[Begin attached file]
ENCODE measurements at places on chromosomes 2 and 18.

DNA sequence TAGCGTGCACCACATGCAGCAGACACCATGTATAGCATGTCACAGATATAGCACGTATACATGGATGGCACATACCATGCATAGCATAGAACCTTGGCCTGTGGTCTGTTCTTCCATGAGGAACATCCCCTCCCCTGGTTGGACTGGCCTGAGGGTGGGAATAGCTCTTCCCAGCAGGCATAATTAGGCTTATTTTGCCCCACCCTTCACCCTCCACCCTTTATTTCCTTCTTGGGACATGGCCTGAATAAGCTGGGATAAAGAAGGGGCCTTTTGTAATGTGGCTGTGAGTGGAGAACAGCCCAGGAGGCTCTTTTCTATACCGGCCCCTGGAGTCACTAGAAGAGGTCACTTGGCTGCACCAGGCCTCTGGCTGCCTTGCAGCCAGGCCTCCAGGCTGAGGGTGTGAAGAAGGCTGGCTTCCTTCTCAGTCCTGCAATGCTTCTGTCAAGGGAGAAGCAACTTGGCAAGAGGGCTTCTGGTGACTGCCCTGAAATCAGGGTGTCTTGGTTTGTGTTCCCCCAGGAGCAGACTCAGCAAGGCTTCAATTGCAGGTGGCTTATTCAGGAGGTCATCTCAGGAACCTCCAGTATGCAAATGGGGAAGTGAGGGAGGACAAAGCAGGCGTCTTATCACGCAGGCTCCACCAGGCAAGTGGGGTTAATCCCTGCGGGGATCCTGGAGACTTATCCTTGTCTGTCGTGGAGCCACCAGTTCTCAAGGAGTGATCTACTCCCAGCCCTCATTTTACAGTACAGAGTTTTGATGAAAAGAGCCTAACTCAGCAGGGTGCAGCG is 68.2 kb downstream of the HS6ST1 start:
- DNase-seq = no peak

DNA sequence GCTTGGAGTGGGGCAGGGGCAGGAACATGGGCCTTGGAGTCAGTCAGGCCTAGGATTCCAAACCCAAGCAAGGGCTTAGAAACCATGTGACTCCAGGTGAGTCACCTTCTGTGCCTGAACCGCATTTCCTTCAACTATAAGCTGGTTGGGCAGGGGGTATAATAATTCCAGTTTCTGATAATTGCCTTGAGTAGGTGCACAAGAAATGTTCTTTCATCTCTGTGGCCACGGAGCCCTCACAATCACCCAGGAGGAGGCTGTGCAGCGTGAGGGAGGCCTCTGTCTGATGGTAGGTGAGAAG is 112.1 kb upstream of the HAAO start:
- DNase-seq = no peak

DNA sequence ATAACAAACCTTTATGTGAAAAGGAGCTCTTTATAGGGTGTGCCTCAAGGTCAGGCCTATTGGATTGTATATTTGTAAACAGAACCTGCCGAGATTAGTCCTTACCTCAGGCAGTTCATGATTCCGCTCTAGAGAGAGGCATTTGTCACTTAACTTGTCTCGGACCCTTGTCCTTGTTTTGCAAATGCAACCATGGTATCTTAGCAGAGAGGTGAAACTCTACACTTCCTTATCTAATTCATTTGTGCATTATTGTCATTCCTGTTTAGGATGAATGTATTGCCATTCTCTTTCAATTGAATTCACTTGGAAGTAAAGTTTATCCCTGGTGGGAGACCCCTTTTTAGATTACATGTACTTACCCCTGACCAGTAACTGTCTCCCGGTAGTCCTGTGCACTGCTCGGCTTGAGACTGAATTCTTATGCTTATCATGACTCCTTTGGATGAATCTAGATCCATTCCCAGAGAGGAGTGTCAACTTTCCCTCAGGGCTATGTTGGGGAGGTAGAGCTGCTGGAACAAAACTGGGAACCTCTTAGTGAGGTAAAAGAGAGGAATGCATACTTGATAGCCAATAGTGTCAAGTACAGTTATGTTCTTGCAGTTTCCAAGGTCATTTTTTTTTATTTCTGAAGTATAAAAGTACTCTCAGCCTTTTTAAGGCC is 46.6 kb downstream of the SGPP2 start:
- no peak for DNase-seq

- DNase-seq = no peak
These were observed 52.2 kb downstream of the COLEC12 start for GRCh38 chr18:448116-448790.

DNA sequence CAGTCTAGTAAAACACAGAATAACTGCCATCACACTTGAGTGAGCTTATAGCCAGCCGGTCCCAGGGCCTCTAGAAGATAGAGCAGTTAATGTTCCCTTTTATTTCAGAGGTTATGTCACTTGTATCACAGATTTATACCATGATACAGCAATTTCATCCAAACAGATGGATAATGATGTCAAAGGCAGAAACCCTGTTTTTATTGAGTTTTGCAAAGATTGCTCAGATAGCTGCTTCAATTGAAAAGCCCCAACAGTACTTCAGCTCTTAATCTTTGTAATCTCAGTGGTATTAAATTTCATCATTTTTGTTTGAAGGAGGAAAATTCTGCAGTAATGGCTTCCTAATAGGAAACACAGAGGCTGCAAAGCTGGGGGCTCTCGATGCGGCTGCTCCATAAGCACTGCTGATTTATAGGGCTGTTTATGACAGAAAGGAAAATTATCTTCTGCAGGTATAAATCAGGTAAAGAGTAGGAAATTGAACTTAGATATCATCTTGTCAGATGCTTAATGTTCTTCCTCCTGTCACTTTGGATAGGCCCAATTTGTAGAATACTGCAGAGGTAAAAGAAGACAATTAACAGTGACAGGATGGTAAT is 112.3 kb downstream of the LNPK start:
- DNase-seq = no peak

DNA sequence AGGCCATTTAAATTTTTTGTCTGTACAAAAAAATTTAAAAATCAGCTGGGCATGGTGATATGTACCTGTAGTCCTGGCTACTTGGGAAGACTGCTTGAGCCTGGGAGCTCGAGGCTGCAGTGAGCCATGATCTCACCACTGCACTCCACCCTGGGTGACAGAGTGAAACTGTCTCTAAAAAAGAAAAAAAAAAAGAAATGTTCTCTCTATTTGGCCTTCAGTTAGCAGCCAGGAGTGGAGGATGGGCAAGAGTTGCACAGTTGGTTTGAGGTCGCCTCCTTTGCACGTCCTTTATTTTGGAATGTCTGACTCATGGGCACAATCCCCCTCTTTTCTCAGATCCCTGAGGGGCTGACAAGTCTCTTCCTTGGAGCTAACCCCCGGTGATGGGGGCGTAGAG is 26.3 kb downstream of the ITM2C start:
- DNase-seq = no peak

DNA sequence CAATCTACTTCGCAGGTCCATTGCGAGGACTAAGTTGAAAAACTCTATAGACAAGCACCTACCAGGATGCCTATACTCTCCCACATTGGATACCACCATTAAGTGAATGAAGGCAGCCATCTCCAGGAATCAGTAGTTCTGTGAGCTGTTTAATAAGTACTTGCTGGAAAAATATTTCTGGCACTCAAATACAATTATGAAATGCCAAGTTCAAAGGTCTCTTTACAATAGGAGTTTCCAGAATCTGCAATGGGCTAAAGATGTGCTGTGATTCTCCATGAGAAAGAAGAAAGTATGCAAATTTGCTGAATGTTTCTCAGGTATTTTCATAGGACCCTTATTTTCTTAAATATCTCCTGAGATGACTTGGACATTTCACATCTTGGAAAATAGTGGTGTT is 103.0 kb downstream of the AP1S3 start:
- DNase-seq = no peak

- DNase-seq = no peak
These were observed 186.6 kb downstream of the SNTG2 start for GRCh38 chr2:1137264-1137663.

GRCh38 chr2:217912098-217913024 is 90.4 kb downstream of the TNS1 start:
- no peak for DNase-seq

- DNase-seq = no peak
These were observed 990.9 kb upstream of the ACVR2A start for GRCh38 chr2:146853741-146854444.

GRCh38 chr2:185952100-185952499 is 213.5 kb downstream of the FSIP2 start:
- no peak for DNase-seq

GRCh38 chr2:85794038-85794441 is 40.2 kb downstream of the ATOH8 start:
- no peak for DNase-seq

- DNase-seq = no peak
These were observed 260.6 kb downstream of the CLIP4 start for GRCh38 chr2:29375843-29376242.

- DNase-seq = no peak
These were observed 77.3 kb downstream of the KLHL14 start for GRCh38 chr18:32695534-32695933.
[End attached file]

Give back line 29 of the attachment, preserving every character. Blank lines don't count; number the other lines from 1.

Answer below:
These were observed 77.3 kb downstream of the KLHL14 start for GRCh38 chr18:32695534-32695933.